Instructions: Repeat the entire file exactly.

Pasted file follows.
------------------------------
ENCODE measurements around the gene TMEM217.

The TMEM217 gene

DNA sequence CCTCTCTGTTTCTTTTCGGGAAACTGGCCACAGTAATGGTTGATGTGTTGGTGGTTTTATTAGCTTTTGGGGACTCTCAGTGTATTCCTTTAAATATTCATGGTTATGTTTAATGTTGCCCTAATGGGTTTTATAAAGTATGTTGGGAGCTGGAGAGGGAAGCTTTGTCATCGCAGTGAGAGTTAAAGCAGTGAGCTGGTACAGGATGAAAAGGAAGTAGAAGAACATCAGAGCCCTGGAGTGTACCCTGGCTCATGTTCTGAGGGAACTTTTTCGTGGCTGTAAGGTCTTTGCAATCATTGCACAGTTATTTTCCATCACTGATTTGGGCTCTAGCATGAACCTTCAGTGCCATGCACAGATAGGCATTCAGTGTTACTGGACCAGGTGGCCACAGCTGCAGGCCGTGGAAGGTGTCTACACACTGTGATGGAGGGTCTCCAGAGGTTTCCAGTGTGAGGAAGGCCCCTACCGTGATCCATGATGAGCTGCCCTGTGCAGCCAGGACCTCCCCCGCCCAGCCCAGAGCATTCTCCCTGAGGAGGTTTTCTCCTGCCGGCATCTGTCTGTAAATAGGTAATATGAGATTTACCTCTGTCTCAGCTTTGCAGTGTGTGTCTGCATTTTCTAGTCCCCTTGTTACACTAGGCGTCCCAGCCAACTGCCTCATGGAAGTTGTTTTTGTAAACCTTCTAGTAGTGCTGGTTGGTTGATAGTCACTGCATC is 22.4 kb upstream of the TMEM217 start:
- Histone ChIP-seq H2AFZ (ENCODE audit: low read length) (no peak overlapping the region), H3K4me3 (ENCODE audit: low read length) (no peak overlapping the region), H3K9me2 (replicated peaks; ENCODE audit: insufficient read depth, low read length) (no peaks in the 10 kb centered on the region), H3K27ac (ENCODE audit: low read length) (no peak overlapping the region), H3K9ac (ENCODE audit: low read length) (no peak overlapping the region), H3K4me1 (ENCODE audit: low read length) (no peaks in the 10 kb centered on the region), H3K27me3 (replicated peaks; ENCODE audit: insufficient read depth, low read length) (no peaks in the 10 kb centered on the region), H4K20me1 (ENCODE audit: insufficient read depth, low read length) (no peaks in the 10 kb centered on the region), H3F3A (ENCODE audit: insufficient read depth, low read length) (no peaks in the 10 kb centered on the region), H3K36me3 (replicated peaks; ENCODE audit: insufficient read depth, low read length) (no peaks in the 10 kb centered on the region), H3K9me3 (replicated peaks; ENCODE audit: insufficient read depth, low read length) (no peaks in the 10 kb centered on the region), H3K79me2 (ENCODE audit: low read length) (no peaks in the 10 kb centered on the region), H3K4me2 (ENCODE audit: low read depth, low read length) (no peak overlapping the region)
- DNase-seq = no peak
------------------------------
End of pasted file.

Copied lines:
ENCODE measurements around the gene TMEM217.

The TMEM217 gene

DNA sequence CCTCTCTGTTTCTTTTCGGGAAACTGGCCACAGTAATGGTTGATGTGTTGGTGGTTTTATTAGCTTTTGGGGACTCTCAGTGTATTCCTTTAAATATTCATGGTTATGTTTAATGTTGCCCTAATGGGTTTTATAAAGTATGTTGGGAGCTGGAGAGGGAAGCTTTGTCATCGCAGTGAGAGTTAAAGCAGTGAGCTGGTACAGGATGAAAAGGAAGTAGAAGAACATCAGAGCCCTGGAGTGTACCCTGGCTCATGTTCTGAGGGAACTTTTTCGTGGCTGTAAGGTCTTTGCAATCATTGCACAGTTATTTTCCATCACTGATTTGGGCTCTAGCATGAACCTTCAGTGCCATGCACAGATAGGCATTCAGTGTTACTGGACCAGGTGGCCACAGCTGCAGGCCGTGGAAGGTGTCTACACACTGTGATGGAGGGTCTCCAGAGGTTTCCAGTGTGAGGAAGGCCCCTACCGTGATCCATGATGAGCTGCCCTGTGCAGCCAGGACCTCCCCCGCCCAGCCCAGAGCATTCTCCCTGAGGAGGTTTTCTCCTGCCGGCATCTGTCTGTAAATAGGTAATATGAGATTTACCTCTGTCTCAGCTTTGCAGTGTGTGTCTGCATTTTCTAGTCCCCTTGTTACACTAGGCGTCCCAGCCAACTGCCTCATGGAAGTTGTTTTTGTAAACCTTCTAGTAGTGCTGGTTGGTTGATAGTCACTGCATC is 22.4 kb upstream of the TMEM217 start:
- Histone ChIP-seq H2AFZ (ENCODE audit: low read length) (no peak overlapping the region), H3K4me3 (ENCODE audit: low read length) (no peak overlapping the region), H3K9me2 (replicated peaks; ENCODE audit: insufficient read depth, low read length) (no peaks in the 10 kb centered on the region), H3K27ac (ENCODE audit: low read length) (no peak overlapping the region), H3K9ac (ENCODE audit: low read length) (no peak overlapping the region), H3K4me1 (ENCODE audit: low read length) (no peaks in the 10 kb centered on the region), H3K27me3 (replicated peaks; ENCODE audit: insufficient read depth, low read length) (no peaks in the 10 kb centered on the region), H4K20me1 (ENCODE audit: insufficient read depth, low read length) (no peaks in the 10 kb centered on the region), H3F3A (ENCODE audit: insufficient read depth, low read length) (no peaks in the 10 kb centered on the region), H3K36me3 (replicated peaks; ENCODE audit: insufficient read depth, low read length) (no peaks in the 10 kb centered on the region), H3K9me3 (replicated peaks; ENCODE audit: insufficient read depth, low read length) (no peaks in the 10 kb centered on the region), H3K79me2 (ENCODE audit: low read length) (no peaks in the 10 kb centered on the region), H3K4me2 (ENCODE audit: low read depth, low read length) (no peak overlapping the region)
- DNase-seq = no peak